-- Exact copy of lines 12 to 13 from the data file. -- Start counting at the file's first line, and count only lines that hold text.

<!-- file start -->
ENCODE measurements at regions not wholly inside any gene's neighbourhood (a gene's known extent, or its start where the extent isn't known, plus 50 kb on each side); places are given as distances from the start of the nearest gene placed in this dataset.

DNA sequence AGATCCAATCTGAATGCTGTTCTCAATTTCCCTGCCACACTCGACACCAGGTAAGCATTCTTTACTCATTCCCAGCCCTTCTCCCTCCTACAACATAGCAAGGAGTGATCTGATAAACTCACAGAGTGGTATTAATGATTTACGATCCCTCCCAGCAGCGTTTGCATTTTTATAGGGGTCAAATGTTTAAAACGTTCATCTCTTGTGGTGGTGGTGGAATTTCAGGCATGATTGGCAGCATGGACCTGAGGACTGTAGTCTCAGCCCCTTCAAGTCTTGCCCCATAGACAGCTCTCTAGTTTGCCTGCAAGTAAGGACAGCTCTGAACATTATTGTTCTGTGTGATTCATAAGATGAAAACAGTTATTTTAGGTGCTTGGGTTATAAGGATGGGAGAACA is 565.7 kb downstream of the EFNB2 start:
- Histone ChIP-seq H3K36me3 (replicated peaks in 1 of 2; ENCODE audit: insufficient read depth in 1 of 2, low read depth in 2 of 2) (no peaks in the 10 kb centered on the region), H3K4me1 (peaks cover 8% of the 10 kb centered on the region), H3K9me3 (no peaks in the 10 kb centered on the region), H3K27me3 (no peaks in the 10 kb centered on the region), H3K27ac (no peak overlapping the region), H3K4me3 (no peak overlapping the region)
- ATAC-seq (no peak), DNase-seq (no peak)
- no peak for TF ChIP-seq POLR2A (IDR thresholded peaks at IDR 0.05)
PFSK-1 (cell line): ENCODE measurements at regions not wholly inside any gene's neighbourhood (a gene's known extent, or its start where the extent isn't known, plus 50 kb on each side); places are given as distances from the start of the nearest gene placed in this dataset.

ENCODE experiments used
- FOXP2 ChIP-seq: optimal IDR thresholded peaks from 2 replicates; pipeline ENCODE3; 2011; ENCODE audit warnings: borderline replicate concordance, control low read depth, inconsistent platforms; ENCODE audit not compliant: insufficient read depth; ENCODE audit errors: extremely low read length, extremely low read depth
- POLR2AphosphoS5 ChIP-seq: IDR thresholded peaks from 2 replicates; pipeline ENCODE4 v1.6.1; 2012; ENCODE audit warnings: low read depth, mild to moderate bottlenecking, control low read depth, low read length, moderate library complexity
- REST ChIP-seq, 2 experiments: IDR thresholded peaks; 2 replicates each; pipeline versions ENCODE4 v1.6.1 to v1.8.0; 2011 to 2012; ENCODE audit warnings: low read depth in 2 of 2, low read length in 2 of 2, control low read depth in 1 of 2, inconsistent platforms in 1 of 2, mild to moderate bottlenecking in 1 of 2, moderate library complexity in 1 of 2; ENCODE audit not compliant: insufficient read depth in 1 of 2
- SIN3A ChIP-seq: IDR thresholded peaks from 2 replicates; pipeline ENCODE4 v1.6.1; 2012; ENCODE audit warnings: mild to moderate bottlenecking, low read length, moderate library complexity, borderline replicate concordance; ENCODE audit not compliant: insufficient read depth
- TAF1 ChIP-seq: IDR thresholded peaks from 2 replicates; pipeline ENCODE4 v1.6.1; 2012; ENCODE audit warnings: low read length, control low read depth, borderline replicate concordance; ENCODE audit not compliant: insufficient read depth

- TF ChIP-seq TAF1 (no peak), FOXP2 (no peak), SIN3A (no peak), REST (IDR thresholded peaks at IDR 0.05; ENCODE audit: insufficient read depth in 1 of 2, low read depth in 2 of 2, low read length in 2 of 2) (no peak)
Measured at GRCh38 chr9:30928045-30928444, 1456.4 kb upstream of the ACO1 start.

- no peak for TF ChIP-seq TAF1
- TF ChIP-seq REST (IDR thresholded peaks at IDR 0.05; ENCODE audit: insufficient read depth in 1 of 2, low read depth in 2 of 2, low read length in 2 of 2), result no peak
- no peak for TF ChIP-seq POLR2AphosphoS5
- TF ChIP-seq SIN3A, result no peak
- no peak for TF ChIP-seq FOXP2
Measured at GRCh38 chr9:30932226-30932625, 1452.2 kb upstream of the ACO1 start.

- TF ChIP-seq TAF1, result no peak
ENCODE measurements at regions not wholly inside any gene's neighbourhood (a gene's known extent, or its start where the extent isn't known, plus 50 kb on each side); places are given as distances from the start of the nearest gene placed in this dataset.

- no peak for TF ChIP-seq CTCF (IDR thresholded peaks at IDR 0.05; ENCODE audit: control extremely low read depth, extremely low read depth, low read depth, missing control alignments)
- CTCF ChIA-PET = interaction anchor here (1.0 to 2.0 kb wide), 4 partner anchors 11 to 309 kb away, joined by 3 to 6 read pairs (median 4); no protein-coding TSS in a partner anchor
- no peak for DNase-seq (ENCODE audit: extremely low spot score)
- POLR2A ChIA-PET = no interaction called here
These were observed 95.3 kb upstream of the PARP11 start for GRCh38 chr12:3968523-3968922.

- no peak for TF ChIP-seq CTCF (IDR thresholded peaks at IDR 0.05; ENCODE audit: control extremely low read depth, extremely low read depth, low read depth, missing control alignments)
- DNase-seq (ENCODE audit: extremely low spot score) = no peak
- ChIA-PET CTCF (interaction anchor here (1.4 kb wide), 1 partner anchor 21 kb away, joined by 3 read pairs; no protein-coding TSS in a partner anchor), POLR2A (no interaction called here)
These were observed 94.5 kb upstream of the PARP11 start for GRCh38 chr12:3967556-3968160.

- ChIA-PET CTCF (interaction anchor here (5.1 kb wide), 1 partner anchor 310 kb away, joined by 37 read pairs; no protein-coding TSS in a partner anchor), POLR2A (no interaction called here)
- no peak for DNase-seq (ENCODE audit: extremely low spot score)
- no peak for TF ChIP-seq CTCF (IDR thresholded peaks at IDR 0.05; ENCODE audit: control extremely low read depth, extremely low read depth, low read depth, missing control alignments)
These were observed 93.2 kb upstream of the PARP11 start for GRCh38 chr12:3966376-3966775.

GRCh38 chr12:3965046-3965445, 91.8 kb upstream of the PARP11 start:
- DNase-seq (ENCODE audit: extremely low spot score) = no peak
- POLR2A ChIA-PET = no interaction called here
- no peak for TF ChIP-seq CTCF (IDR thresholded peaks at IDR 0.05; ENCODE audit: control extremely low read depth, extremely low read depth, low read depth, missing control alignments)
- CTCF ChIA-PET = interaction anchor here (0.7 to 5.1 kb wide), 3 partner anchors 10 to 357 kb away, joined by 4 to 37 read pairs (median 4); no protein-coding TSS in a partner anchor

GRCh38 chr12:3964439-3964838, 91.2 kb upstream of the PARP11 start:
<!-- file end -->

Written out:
- TAF1 ChIP-seq: IDR thresholded peaks from 2 replicates; pipeline ENCODE4 v1.6.1; 2012; ENCODE audit warnings: low read length, control low read depth, borderline replicate concordance; ENCODE audit not compliant: insufficient read depth

- TF ChIP-seq TAF1 (no peak), FOXP2 (no peak), SIN3A (no peak), REST (IDR thresholded peaks at IDR 0.05; ENCODE audit: insufficient read depth in 1 of 2, low read depth in 2 of 2, low read length in 2 of 2) (no peak)